When attempting to position your vehicle the recommended three to six inches away from side-adjacent objects and markings (i.e. the curb, or the edge of a parking space) use your left headlight, or the center of your hood. When parking on the left side of the street, your left headlight should line up with the curb when you are in the correct position. When parking on the right, the curb should appear to intersect the center of your hood.

We discuss these reference points along with tactics you can use to position yourself correctly in relation to front and rear road markings, elsewhere on the website.

Steering

Learning to steer your vehicle correctly begins with assuming the correct hand position on the steering wheel. There are three generally accepted hand positions: “10 and 2”, “9 and 3” and “8 and 4”. Opinions on which position is the most appropriate for general use vary state by state, so you should consult your own driving manual in addition to reading this article. Generally, position “9 and 3” is the safest option, as it affords superior leverage on the steering wheel while keeping your forearms safely away from the air bag deployment zone. If the air bag deploys when your arms are in the way, they will be thrown back toward your face and could cause serious injury.

When it comes to steering technique, drivers have several options. Which you use should depend on the situation, as discussed below:

  1. 1

    Hand-to-hand / Push-pull steering:  Widely considered the safest and most effective steering method, hand-to-hand steering involves feeding the wheel through the hands while executing a turn. With push-pull steering, the driver does not sacrifice control by removing one hand from the wheel. This technique keeps your forearms safely away from the air bag deployment zone.

  2. 2

    Hand-over-hand steering:  This technique involves removing one hand at a time from the steering wheel, crossing the hands to regain connection and keep the wheel turning. Hand-over-hand steering is an acceptable technique to use during your driving test and is considered more efficient than hand-to-hand by many drivers. This is untrue, as experts now understand hand-over-hand to be a less efficient steering method in most situations. It is also more dangerous, as crossing the hands puts them in front of the air bag deployment area.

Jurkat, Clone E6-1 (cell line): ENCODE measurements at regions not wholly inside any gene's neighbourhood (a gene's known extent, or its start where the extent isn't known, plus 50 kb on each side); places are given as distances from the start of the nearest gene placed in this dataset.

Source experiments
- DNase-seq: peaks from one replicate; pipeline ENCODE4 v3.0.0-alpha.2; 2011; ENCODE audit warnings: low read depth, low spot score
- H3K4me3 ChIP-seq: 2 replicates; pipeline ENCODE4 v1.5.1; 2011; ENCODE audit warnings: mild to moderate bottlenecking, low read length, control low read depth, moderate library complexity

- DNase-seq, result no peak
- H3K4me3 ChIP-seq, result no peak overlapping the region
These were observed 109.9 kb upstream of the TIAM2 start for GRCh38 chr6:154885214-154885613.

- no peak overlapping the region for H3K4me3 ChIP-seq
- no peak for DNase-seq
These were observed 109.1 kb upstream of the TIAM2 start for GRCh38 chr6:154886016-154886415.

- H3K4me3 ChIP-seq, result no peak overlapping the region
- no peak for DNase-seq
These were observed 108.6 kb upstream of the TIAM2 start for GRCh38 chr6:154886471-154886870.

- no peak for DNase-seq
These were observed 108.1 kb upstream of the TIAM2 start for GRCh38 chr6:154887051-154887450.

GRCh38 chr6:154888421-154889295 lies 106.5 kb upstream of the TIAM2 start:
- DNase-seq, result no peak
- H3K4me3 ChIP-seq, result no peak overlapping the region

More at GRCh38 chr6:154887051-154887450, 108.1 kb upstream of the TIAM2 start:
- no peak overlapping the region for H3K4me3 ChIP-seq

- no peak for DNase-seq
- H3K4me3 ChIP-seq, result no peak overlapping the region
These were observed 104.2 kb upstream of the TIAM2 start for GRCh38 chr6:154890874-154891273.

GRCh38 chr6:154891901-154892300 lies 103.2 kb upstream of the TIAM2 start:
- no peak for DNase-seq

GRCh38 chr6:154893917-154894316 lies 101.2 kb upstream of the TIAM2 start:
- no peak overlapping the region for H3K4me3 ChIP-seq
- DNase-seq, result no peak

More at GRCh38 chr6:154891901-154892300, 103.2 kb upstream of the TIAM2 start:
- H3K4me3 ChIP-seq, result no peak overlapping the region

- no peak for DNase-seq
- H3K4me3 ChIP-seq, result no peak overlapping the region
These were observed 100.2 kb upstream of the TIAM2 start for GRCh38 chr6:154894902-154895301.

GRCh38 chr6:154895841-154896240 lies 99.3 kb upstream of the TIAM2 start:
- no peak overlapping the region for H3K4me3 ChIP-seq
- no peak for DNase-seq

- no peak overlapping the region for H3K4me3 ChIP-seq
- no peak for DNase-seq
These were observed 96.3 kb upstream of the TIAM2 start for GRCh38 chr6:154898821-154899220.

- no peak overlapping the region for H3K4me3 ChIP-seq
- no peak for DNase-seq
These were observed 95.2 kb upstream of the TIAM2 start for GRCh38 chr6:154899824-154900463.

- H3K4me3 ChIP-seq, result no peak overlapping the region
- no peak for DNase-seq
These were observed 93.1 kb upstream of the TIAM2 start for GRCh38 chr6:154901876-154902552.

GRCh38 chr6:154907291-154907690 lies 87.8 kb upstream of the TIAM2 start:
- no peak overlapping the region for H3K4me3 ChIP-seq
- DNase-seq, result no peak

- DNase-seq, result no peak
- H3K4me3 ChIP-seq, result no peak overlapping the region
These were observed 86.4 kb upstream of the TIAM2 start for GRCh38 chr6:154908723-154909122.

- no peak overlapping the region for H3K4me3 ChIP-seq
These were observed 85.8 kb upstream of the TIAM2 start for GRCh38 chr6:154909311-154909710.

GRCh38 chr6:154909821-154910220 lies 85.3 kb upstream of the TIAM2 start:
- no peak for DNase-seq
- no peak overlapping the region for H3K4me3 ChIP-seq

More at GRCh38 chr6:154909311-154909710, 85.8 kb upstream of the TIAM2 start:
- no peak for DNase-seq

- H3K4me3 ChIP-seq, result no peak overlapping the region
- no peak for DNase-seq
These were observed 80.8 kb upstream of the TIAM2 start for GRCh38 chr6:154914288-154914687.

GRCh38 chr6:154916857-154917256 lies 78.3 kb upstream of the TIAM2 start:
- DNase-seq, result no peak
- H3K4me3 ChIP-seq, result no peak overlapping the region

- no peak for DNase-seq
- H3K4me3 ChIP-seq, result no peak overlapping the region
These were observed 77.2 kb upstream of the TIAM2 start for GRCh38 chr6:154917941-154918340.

3. 3

    One hand steering:  One handed steering is only appropriate when backing up demands that you release the wheel to look over your shoulder, and when you need one hand to operate controls within the vehicle. It should not be used in general driving situations otherwise.

Backing up

Reversing your car can be a little daunting to begin with, as your view behind the vehicle is limited. The key thing to remember about backing up is that you MUST turn and look back over your shoulder while maneuvering; do not rely solely on your mirrors to guide you. Reversing without turning around will amount to a fail on your driving exam. However, you must not look backward throughout the entire maneuver either! Remember to look forward briefly and check the position of your front wheels, particularly when backing up into a tight spot.

Follow these steps while reversing a car:

  1. Press your foot firmly on the brakes and shift the car into reverse.
  2. Place your left hand at the 12 o’clock position on the wheel, release the parking brake.
  3. Place your right hand on the passenger seat to brace yourself.
  4. Do not accelerate. Instead, gently release the brake until the car starts to move backwards.
  5. You should only accelerate if the situation calls for a fast maneuver. Always cover the brake pedal in case you need to stop.